“Many things that end up” being meaningful, writes social scientist Joseph Grenny, “have come from conference workshops, articles, or online videos that began as a chore and ended with an insight. My work in Kenya, for example, was heavily influenced by a Christian Science Monitor article I had forced myself to read 10 years earlier. Sometimes, we call things ‘boring’ simply because they lie outside the box we are currently in.”

If you were to come up with a punchline to a joke about the Monitor, that would probably be it. We’re seen as being global, fair, insightful, and perhaps a bit too earnest. We’re the bran muffin of journalism.

But you know what? We change lives. And I’m going to argue that we change lives precisely because we force open that too-small box that most human beings think they live in.

The Monitor is a peculiar little publication that’s hard for the world to figure out. We’re run by a church, but we’re not only for church members and we’re not about converting people. We’re known as being fair even as the world becomes as polarized as at any time since the newspaper’s founding in 1908.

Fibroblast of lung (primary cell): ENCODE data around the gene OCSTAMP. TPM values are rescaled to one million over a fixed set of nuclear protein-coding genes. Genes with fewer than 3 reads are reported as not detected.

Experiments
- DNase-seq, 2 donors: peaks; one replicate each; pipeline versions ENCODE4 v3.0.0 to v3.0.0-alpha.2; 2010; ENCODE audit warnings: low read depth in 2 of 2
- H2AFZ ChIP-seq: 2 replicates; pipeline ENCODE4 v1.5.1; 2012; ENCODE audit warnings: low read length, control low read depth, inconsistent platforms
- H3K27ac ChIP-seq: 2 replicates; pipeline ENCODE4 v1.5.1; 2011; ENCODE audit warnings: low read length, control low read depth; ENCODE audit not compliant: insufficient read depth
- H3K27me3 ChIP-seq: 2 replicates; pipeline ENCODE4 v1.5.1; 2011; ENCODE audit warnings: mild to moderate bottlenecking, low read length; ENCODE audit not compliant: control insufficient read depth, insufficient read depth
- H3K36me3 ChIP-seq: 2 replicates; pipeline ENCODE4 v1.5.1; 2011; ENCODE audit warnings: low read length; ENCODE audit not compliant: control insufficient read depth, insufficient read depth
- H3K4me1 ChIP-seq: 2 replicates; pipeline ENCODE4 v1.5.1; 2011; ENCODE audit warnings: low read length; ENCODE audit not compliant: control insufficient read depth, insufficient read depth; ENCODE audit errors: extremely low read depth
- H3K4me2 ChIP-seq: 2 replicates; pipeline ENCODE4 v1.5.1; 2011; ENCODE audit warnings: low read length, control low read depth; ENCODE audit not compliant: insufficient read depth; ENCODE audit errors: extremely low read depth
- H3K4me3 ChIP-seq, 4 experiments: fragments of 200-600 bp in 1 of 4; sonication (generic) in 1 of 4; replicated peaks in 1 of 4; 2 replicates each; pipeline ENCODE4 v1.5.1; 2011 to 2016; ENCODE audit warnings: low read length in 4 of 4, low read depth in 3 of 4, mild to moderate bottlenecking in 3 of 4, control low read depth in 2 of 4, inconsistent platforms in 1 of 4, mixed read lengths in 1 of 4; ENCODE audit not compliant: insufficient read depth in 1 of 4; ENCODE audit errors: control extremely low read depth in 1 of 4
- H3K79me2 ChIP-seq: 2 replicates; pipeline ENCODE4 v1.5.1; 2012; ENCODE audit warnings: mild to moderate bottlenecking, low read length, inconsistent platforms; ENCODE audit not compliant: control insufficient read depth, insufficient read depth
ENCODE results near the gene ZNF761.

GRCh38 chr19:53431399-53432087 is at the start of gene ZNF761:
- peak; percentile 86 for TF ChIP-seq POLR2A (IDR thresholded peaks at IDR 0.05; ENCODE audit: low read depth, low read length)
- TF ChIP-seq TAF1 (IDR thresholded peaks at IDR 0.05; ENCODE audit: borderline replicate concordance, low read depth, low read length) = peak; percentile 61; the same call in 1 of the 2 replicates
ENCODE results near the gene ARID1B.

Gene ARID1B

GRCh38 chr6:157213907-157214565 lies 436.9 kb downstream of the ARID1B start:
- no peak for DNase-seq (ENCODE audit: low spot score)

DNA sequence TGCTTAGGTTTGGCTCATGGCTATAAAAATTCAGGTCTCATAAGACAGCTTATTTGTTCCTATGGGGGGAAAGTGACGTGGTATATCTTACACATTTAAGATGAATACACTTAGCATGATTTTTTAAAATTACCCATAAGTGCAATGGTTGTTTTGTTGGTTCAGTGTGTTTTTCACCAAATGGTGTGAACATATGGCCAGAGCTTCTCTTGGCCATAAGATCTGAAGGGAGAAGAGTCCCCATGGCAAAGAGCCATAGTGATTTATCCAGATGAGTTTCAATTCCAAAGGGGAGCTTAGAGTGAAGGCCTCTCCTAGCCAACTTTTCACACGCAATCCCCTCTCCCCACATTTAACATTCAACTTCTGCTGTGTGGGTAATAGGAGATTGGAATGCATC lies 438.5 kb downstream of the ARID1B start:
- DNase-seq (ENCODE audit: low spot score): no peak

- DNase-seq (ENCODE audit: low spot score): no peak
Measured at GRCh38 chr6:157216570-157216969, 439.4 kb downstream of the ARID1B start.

We have a mission beyond circulation, we want to bridge divides. We’re about kicking down the door of thought everywhere and saying, “You are bigger and more capable than you realize. And we can prove it.”

If you’re looking for bran muffin journalism, you can subscribe to the Monitor for $15. You’ll get the Monitor Weekly magazine, the Monitor Daily email, and unlimited access to CSMonitor.com.

QR Code to Comey hearings fallout? Depends on the listener.
Read this article in
https://www.csmonitor.com/USA/Politics/2017/0608/Comey-hearings-fallout-Depends-on-the-listener
QR Code to Subscription page
Start your subscription today
https://www.csmonitor.com/subscribe